- October 10, 2021
“…a kind of effectively enacted utopia in which the real sites, all the other real sites that can be found within the culture, are simultaneously represented, contested, and inverted. Places of this kind are outside of all places, even though it may be possible to indicate their location in reality.”
Michel Foucault, Des Autres Espaces
25 Junho 2017
Teatro Oficina, Bixiga, São Paulo, Brasil
Bixiga lies in the belly of São Paulo. Once home to the Tupiniquim, this patch of the Paratininga plateau has digested five centuries of development. A seething, concrete palimpsest, both built up and buffeted by incessant waves of immigration. A messy mesh of peripheries nested in the centre of Brazil’s economic powerhouse, flanked by avenues of affluence.
Bixiga does not exist. The municipal authorities recognize the area as Bela Vista (“beautiful view”) – a canny rebrand with uncanny consequences. This is a place outside of space and time, within which so many different spaces and times exist.
Teatro Oficina sits on the edge of Bixiga, resting in the shadow of the Minhocão (“giant earthworm”), an elevated highway that roars through São Paulo’s urban centre. Built between 1970 and 1971 during the military dictatorship, the Minhocão’s path was brutally designed to tear its way through Bixiga, skilfully avoiding the wealthy neighbouring boroughs. But its long, dark underbelly offered shelter for new communities to grow. Bixiga appropriated the regenerative power of the Minhocão, soon engulfing the mighty viaduct into its mass of sprawling structures.
Meanwhile, Teatro Oficina was also regenerating. Having burned down in 1966, the theatre was partially rebuilt until being fully renovated in 1984 by Brazilian architect Lina Bo Bardi. The converted office block now stands as a living monument to the bold multi-layered heterogeneity of Bixiga and Brazil.
From the outside, the theatre looks more like an auto repair shop than a cultural hub. I would have assumed I had the wrong address were it not for the jostling throng gathering there. Noisy chatter begins to drown out the Minhocão’s roar.
I have come to see Macumba Antropófaga, the revival of a play devised by Teatro Oficina in 2008 to celebrate their 50th anniversary. The piece is an adaptation of Oswald de Andrade’s Manifesto Antropófago, paying homage to the cannibal theories upon which both the theatre and the wider Tropicalismo movement were founded.
The crowd is silenced by the sound of a bass drum. After four beats, the chanting begins and the crowd is led away from the theatre, down the street and through Bixiga.
“Entra na roda, cobra grande”1
These words ring out as we snake through the borough’s winding roads. Everyone is singing and dancing. Costumes and makeup seem to be spreading through the crowd like some colourful contagion. A tambourine is thrust into my hands from nowhere. What was before an indiscriminate mob of plain-clothed pedestrians has become a cohesive uniformed chorus, marching and playing in harmony.
Our journey through Bixiga is punctuated by brief scenes of dialogue and mysterious rituals, one outside the home of Oswald, another by the old comedy theatre. Even these rehearsed displays appear to be spontaneous and organic. There is no audience. The spectators have been swallowed by the actors. And now we return to the theatre, pouring into its shadowy depths.
As intended by Bo Bardi, the interior is an extension of the exterior, an extension of Bixiga, an extension of Brazil. Arranged in a partial traverse, the stage is a long narrow strip surrounded by scaffold seating that reaches up to the ceiling, three-stories high. A vast row of windows looks out over Parque Bixiga, whose foliage appears to pour in, infiltrating the stage. Among the drooping fronds, a full electric band is already set up. A troop of camera and boom operators circle us as we proceed onto the stage. There are several screens dotted around the cavernous auditorium, broadcasting our own images back at us. Blackout.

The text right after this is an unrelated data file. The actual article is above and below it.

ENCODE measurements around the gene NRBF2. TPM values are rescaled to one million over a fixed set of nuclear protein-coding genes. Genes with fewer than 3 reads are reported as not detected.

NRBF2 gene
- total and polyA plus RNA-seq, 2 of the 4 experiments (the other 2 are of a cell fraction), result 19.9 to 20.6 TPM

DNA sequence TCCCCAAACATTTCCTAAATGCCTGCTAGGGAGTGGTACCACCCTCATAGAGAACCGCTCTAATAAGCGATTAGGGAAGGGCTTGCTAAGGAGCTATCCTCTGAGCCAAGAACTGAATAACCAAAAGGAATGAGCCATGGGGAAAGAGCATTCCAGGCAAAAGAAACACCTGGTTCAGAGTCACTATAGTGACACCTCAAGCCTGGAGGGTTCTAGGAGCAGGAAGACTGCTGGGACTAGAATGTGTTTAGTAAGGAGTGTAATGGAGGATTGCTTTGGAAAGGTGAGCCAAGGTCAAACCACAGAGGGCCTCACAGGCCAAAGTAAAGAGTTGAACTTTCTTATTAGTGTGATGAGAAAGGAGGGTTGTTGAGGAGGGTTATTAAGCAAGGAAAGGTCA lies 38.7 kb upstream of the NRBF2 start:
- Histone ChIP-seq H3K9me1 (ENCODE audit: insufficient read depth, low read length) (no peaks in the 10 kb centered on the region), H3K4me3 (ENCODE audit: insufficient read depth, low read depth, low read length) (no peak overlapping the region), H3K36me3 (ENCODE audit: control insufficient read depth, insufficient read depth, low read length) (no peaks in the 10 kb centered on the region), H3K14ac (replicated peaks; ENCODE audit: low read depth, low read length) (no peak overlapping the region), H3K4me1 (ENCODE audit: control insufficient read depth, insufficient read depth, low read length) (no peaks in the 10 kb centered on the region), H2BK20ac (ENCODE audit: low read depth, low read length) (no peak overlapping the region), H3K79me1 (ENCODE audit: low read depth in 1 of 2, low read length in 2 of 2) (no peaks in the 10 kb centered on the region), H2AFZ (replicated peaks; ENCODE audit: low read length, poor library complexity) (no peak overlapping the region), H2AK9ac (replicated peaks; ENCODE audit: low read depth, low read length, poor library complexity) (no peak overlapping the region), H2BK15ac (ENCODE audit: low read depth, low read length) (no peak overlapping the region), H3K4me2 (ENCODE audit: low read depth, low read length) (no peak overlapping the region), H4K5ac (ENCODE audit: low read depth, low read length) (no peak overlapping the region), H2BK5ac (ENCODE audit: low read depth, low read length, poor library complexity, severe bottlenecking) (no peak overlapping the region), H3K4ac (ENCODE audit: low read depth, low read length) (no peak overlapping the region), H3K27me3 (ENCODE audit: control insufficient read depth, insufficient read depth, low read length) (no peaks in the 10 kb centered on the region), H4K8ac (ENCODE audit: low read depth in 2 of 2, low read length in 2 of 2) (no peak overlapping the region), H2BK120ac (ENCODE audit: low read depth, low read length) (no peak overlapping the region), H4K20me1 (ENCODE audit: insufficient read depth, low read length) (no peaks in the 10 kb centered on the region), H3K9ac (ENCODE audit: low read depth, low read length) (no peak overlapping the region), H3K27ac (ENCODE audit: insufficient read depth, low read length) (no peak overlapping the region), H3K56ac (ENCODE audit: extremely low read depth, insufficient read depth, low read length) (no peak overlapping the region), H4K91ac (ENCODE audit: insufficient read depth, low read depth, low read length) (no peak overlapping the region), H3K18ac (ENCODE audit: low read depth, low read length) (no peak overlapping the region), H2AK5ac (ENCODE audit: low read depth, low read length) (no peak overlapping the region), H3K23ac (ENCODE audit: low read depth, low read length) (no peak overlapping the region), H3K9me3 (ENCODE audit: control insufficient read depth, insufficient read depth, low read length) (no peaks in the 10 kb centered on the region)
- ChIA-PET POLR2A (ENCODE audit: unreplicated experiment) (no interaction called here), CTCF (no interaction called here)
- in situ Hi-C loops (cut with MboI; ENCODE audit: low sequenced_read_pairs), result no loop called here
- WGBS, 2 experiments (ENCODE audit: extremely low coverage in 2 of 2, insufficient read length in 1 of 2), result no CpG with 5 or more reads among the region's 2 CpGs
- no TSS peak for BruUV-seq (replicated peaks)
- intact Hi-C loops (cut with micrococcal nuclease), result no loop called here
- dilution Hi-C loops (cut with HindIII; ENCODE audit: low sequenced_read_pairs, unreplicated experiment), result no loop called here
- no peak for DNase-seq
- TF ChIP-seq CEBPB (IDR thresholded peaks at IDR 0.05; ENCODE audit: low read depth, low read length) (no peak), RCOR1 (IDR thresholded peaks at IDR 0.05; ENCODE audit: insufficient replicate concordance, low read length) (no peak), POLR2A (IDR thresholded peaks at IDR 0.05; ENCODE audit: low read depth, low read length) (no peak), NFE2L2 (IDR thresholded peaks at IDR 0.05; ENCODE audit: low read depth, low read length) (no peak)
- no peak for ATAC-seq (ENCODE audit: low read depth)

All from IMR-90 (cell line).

Lights up as audience members are beckoned into the seats. Actors race around the stage and up into the scaffolding. They change each other’s clothes and redo makeup as they continue to sing and dance. Between the stage and the screens, you can see at least four different scenes playing out at once.
This frenetic energy somehow continues to build throughout the six-hour show, as the cast guides us through the Manifesto’s labyrinth of cultural references, interpreting and reworking each of its proclamations. Just as aggressively appropriative and satirical as the original, they weave in figures of contemporary politics, including President Michel Temer, Donald Trump and Theresa May, presented as grotesque, ghoulish embodiments of modern capitalist decadence. Meanwhile the music is constantly changing genre, from candomblé beats to covers of 90s American pop.
While trying to follow the complex web of plot lines and characters –both on stage and on the screen– up high in scaffolds and down under our seats, I realise that everyone is naked. All clothes have been purged from the space and now the audience are being beckoned from their seats. The stage is filling with nude bodies, covered only by paint and sweat. Once again spectators are consumed by the spectacle. Theresa May grabs my waistband, playfully coaxing me to strip. My trousers were a barrier between the interior and the exterior.
“O que atrapalhava a verdade era a roupa, o impermeável entre o mundo interior e o mundo exterior”2
I leave the theatre exhausted. I have lost all sense of time and space. I am covered in red paint. The Minhocão’s roar has calmed to a rumble. I wander back through the streets of Bixiga. Theresa May passes me on a bicycle, gliding into the night.